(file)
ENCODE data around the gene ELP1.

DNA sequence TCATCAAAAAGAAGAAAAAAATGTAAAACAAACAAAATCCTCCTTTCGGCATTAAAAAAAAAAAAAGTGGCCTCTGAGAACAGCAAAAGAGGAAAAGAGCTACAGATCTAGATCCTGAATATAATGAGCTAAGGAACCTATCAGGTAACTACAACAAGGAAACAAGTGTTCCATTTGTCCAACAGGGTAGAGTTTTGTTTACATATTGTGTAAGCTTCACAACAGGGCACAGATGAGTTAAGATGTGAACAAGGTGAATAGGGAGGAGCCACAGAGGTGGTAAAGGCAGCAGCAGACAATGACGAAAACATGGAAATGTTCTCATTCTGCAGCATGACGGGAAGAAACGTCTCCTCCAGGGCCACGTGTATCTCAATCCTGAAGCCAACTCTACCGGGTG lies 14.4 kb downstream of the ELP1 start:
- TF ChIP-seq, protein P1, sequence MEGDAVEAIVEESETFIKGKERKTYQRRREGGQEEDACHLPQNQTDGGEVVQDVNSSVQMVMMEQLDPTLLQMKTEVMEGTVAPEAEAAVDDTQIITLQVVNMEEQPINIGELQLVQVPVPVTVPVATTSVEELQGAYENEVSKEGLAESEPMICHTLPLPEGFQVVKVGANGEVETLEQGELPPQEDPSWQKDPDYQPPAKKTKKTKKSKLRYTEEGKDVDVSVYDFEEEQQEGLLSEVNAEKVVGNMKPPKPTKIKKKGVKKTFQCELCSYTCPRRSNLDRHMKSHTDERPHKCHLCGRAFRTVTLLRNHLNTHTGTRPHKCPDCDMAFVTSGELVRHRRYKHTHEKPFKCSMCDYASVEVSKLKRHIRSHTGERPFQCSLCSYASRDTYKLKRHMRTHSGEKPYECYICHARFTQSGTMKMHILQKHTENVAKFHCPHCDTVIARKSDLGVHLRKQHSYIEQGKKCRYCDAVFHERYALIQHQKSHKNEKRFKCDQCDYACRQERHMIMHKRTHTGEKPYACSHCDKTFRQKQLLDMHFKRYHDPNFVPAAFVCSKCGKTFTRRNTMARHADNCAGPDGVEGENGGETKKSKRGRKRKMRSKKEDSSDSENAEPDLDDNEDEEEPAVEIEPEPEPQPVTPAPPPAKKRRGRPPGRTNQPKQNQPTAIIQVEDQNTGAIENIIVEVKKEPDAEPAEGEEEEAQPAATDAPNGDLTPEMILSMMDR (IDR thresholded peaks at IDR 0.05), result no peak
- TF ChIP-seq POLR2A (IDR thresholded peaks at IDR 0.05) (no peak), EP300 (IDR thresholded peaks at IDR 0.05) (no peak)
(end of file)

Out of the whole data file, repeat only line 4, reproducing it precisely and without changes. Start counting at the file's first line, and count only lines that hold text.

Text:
- TF ChIP-seq POLR2A (IDR thresholded peaks at IDR 0.05) (no peak), EP300 (IDR thresholded peaks at IDR 0.05) (no peak)